The 102nd Logistics Readiness Squadron is the smallest Wing-level LRS in the U.S. Air Force. The Squadron earned an ‘EXCELLENT’ rating at the conclusion of an intensive four-day logistics compliance inspection at Otis Air National Guard Base, Mass., April 1, 2012. (National Guard photo by Tech. Sgt. Kerri Cole/Released)
OTIS AIR NATIONAL GUARD BASE, Mass. -- The smallest Wing-level Logistics Readiness Squadron in the U.S. Air Force earned an 'EXCELLENT' rating at the conclusion of an intensive four-day logistics compliance inspection here, April 1, 2012.
The 102nd Logistics Readiness Squadron (LRS) was graded on seven major areas during the first-ever Logistics Compliance Assessment Program (LCAP) inspection in the history of the 102nd, March 29 to April 1, 2012.
"[The LCAP] is like a Unit Compliance Inspection (UCI) on steroids. It is several orders of magnitude more difficult because it combines performance evaluation...with quality verification inspections," Lt. Col. Christopher Hurley, 102nd LRS commander, said.
Each Flight in the LRS was inspected and graded independently and the Squadron had many outstanding areas, numerous 'best seen to date' recognitions and an overall Squadron rating of excellent.
With only 28 military personnel in the Squadron, they were almost outnumbered by the inspection team.
"Because we're so small, at 28 [military] people, we're a quarter of the size of a regular LRS. We almost had a one-to-one Airman-to-inspector ratio for this particular LCAP. At some points we had four inspectors asking just one Airman questions," Hurley said.
With a smaller than average squadron, the efforts of each Airman were vital for success and the Airmen of the 102nd LRS were ready for the challenge.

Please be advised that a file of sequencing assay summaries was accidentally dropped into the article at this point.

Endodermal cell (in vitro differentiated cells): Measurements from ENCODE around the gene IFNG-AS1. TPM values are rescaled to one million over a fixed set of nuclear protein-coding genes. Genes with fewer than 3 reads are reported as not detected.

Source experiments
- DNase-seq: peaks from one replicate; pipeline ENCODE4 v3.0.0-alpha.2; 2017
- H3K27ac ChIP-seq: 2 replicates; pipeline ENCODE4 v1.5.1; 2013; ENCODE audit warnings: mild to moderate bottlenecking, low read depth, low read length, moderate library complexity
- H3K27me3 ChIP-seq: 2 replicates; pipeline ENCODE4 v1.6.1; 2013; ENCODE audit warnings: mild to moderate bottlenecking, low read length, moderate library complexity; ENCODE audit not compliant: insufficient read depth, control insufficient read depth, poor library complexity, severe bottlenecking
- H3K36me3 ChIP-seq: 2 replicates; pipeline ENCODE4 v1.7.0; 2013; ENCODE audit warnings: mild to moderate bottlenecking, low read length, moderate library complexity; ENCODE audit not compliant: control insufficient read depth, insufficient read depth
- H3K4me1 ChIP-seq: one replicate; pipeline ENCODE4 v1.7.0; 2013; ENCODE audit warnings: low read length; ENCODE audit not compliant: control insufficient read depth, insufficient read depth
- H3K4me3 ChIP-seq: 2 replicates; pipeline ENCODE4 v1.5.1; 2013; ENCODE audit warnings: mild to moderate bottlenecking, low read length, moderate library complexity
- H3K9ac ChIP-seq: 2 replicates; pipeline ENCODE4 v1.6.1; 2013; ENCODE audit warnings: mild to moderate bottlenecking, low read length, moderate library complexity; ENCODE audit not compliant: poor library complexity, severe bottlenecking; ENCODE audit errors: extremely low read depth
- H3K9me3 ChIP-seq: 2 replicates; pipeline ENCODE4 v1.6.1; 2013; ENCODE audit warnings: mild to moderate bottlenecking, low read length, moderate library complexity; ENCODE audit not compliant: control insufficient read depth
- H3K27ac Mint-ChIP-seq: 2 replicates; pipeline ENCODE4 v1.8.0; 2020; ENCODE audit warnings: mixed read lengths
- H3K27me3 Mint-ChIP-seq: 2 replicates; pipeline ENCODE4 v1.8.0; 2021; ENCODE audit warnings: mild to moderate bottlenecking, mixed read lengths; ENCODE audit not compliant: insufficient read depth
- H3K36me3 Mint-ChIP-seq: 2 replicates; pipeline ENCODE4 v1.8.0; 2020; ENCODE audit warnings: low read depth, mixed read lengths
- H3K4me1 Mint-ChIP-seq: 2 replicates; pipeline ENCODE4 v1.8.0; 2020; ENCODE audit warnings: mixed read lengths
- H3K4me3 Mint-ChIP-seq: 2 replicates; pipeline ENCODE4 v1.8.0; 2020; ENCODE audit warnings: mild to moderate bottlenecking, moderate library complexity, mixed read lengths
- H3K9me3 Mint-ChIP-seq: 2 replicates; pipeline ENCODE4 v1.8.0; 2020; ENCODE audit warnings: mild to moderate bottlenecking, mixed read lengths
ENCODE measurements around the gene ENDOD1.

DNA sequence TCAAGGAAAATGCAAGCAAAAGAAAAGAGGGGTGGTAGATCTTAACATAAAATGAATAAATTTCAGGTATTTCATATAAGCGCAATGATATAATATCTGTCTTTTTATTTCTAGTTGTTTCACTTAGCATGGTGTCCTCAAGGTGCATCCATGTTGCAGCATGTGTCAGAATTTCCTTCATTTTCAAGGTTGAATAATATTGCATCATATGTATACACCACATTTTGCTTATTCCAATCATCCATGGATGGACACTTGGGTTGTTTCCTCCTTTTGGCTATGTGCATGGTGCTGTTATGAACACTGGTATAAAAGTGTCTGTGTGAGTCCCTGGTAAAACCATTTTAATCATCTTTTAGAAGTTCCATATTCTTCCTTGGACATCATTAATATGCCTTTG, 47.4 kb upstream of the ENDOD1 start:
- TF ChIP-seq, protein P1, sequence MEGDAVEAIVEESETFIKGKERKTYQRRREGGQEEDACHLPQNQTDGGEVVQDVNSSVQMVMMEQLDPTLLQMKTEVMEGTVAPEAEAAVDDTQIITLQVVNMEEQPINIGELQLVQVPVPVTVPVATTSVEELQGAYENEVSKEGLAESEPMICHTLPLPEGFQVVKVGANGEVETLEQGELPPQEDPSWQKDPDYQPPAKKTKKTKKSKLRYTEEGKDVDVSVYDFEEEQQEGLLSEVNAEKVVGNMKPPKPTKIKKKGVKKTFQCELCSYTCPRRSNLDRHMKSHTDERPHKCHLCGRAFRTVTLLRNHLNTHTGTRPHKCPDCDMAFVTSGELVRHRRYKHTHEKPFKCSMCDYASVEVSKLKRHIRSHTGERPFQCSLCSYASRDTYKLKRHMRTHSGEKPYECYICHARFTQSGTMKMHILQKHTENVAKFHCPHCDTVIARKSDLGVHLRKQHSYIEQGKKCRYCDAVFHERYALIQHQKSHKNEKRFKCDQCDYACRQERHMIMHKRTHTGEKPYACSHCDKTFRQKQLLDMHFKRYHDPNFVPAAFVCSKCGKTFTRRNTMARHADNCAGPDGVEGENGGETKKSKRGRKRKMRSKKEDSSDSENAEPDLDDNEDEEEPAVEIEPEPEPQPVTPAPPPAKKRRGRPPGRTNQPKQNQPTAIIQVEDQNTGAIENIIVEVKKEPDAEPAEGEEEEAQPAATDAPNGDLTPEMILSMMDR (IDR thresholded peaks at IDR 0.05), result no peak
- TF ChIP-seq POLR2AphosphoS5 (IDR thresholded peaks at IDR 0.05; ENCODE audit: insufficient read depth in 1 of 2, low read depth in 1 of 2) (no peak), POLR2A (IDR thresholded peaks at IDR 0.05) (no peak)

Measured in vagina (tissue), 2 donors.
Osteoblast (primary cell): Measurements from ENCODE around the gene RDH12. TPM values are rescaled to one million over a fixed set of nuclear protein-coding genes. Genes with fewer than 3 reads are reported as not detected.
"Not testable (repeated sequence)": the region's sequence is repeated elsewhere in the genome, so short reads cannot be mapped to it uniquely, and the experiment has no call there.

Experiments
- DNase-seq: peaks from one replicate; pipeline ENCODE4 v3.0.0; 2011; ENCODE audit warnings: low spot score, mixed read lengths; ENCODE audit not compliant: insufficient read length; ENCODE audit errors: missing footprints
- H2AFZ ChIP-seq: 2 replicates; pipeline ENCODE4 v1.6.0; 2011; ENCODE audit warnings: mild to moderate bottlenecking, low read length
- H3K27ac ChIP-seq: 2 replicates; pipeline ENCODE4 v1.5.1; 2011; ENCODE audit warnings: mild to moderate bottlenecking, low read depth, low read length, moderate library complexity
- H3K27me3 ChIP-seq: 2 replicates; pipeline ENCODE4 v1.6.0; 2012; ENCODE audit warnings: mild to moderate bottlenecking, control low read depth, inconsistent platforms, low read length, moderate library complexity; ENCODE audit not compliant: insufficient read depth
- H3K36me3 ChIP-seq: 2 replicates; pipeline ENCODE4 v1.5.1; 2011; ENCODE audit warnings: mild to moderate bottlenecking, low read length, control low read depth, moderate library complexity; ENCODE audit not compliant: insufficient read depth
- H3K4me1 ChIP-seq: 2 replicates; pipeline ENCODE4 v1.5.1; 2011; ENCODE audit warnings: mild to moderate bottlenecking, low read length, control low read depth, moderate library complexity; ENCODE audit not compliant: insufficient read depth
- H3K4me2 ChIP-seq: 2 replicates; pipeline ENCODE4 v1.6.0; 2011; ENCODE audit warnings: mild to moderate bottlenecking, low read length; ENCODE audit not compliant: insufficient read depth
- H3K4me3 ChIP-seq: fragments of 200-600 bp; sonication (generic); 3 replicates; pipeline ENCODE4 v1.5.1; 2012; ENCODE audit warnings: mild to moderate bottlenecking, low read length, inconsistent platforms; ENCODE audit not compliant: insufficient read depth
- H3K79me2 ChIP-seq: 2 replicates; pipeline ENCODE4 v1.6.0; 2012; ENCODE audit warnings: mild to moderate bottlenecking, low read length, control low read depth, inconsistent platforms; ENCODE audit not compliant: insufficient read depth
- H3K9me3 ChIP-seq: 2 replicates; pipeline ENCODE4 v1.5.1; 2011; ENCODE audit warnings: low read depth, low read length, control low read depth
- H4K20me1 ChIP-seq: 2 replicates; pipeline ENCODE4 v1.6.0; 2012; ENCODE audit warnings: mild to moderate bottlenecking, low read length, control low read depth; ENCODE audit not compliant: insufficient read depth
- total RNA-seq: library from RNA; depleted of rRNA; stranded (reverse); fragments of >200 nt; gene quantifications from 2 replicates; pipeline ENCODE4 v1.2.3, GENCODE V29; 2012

Staff Sgt. Anthony Stemn, 102nd LRS equipment manager, is in a critical Wing-level position typically manned by an Airman with vast supply experience yet he had only been in his current position for three months prior to the LCAP.
"There is a lot to equipment management. I work with 58 primary equipment custodians and their alternates here at the Wing, personnel at the Guard Bureau, personnel at other bases and it's very easy to fall behind if you don't prioritize your tasks," Stemn, a 7-year Air National Guard veteran, said.
A native of Liberia and a resident of West Roxbury, Mass., Stemn drives 1 hour and 40 minutes one-way to get to work. His LCAP performance was a culmination of the hard work he puts in every day.
"[Sergeant Stemn] was an outstanding performer. To be able to absorb all of that information, build the programs and be able to demonstrate proficiency for the inspectors is phenomenal," Hurley said.
When the 102nd's mission changed from a Fighter Wing to an Intelligence Wing in 2008, the 102nd Maintenance Group was decommissioned resulting in the realignment of the munitions storage function under the 102nd LRS.
Technical Sergeants Steven Miranda and David Paulson, 102nd LRS munitions systems craftsmen, are responsible for the munitions storage area and it runs like a top. The duo has more than 50 years of combined military experience.
"We verify each unit's requirement for munitions and if they don't have enough we requisition through the Global Ammunition Control Point at Hill [Air Force Base, Utah]. Then we store, inspect and ensure the security of all items," Paulson said.
"We have incredible support from our leadership and the other LRS functions here at Otis which is what makes us so successful," Miranda said.
"We enjoy going to work every day. It makes it easy to do well when you like what you do," Paulson said.
"The amount of pride and professionalism that Miranda and Paulson both have, to take that munitions storage site and make it into the top performing site in the Air National Guard is fantastic," Hurley said.
For Air Guard units, LCAPs typically occur every four years but the National Guard Bureau is currently syncing LCAPs with each unit's UCI schedule. The next LCAP for the 102nd LRS is scheduled for November 2015